Gene Woodwick — Find a shady bank and get fishing


Maybe old beachers should stay out of the sun; it addles their brains. Thankfully, a reader corrected a reference in a previous column that referred to foxglove as digitalis. That’s what comes of correcting a long sentence to clarify it and really messing up the correct information.

How nice to have mistakes corrected — seriously! It is not only a learning device but also a cautionary device for writers. God Bless those who point out corrections.

Fireweed aflame

One thing that is correct is the glorious display of fireweed this summer. It’s definitely worth grabbing a camera and cruising the backroads of the North Beach area to record this year’s amazing flowers that supply a favorite-flavor product for the local honey bees. Be sure to take along a companion to stand beside those five-foot stalks of blossoms to document their unbelievable stature.

Huckleberry haven

Suddenly in recent days, the roadside grasses have turned from emerald green to gold, bronze and tan seed heads. And the good crop of red huckleberries are just about gone. But, the clusters of green berries on the blue huckleberry bushes promise good picking for this winter’s pies.

Raccoon babies

Triplet raccoon babies are being hidden in shrubbery by their momma while she is out searching for food. All together, three of this year’s little critters barely are as big as a loaf of bread. In the past, twins have been rather common, but this year’s multiple births seem to be unusual. There are so many more fawns and more tourist traffic this summer, the City of Ocean Shores has taken to posting Wildlife-Slow signs around town.

Weather watching

Sunsets and odd evening seas have kept the locals going down to the beach at low tide armed with cameras and binoculars just to take in the sights of the colors in the skies, unusual currents and high offshore rollers tossing surf skyward.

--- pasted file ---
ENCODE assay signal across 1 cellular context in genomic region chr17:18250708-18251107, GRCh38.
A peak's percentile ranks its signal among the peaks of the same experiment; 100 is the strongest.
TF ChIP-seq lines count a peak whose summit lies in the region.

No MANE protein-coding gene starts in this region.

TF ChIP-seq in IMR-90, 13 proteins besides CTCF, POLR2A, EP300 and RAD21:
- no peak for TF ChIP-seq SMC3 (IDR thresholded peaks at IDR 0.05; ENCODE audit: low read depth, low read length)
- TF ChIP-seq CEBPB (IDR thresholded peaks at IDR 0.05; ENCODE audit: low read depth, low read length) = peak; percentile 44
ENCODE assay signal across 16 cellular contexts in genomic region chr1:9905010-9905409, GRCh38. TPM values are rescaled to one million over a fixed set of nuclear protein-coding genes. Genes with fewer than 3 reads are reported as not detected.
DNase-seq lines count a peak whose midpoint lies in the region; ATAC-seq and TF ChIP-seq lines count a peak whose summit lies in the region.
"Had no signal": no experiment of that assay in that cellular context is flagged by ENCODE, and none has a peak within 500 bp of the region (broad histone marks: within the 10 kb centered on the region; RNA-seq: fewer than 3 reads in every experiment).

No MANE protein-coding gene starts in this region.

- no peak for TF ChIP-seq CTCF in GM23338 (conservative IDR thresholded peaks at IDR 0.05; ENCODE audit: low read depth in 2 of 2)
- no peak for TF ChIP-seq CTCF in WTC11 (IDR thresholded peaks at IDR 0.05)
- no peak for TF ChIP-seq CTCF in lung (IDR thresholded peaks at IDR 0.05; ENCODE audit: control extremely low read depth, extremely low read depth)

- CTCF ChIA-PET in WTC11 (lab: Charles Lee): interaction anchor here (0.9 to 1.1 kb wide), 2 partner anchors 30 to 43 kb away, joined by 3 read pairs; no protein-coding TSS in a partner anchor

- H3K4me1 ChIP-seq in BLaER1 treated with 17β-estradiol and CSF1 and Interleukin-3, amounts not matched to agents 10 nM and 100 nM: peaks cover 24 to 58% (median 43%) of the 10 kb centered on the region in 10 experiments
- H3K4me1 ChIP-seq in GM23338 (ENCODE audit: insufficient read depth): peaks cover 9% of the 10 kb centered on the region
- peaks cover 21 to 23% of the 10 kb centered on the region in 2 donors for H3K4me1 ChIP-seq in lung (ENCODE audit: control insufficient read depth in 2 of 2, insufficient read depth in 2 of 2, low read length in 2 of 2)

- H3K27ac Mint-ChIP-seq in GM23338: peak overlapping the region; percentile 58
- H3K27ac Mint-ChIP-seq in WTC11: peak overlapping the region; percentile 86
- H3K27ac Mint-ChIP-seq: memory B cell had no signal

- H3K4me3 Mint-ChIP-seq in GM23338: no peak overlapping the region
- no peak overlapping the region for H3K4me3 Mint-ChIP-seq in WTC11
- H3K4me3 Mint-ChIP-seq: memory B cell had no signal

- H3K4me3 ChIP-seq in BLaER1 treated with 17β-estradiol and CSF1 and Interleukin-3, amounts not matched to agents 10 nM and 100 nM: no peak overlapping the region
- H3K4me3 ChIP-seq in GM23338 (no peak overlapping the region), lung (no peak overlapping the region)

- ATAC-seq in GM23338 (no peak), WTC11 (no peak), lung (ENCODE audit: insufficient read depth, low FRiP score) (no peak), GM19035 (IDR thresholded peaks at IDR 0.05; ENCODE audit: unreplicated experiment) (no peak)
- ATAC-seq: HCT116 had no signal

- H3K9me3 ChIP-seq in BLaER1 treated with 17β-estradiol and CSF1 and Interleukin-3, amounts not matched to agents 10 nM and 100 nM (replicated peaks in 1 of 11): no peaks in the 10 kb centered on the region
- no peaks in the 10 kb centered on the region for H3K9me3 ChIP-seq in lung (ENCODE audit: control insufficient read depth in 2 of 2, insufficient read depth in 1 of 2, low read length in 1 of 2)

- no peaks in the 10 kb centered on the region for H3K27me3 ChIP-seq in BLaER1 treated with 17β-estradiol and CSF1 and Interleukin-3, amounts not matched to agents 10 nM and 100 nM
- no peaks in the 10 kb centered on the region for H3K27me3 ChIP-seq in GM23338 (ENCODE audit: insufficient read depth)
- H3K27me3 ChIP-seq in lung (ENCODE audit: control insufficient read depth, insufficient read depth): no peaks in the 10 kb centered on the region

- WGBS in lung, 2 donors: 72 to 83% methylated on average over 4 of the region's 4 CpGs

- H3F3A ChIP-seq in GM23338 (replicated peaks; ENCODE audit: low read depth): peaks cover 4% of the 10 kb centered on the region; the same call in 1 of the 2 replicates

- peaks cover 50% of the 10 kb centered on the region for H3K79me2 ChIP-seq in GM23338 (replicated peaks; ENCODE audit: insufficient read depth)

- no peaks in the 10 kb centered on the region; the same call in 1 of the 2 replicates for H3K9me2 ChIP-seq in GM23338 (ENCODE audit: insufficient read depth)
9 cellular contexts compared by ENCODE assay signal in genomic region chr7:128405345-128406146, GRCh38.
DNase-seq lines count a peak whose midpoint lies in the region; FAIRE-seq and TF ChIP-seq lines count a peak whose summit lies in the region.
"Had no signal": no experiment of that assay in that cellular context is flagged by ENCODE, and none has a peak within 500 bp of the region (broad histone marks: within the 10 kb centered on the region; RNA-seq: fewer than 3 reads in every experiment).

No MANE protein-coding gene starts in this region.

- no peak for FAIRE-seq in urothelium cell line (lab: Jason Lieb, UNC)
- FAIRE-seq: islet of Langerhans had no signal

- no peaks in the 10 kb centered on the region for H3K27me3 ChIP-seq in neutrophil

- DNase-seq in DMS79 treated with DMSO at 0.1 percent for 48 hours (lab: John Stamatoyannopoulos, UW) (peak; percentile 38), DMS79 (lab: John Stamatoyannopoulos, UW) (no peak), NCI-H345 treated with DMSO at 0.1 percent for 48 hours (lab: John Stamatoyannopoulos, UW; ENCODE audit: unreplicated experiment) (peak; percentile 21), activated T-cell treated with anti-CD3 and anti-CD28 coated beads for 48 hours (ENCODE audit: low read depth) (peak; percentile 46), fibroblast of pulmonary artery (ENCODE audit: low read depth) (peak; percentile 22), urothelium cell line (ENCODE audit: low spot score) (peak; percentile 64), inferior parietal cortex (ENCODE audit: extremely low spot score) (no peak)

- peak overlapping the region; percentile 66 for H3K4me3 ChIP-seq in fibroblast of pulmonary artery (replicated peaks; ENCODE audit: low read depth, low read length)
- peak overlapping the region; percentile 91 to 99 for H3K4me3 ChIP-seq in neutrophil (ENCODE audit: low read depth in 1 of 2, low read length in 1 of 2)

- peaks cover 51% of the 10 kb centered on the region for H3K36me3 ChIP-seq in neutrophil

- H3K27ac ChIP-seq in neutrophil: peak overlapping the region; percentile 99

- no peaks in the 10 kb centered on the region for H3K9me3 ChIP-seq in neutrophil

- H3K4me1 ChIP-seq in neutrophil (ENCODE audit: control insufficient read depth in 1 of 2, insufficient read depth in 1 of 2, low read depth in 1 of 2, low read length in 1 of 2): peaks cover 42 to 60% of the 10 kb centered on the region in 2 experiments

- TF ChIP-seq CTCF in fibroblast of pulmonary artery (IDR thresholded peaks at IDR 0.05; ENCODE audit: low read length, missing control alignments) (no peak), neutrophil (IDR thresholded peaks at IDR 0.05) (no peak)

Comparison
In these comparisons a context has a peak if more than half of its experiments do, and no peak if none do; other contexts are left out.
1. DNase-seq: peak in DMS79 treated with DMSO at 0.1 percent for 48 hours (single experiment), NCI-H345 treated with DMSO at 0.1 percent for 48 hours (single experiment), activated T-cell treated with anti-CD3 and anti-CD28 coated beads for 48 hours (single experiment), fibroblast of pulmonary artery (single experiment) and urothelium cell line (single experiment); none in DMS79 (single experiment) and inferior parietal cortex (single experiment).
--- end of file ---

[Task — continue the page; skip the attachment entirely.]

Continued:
Above average sea surface temperatures stretching east from Australia to our shores are rising. This may signal a winter with El Nino conditions from the past several years of La Nina. The change affects patterns of tropical rainforests from Indonesia to the west coast of South America and often results in too much rain locally for the beachers.

Black bears and berries

The warm weather has kept the black bears in the shady places so far. But berry pickers need to remember they are in the huckleberry and blackberry patches loading up calories for winter. The world’s oldest, wild black bear, No. 56, has spent her 39 years staying away from as many humans (and cars) as possible. But this summer, due to failing eyesight and hearing, she is using trails and roads to get around.

The average age for a black bear is 26 years. The resident of northern Minnesota has become a legend with many hunters rooting for her against less honorable hunters when bear season opens Sept. 1. One has to wonder, does she know that folks all over the U.S. look forward to her annual longevity report?

Who among the old beachers cannot help but think of Ralph Flowers and Bill Hulet, bear hunters and protectors of bears through bear feeding programs to protect trees. Flowers of the kind heart and Hulet with a rare, expansive, enjoyable personality.

Brown bats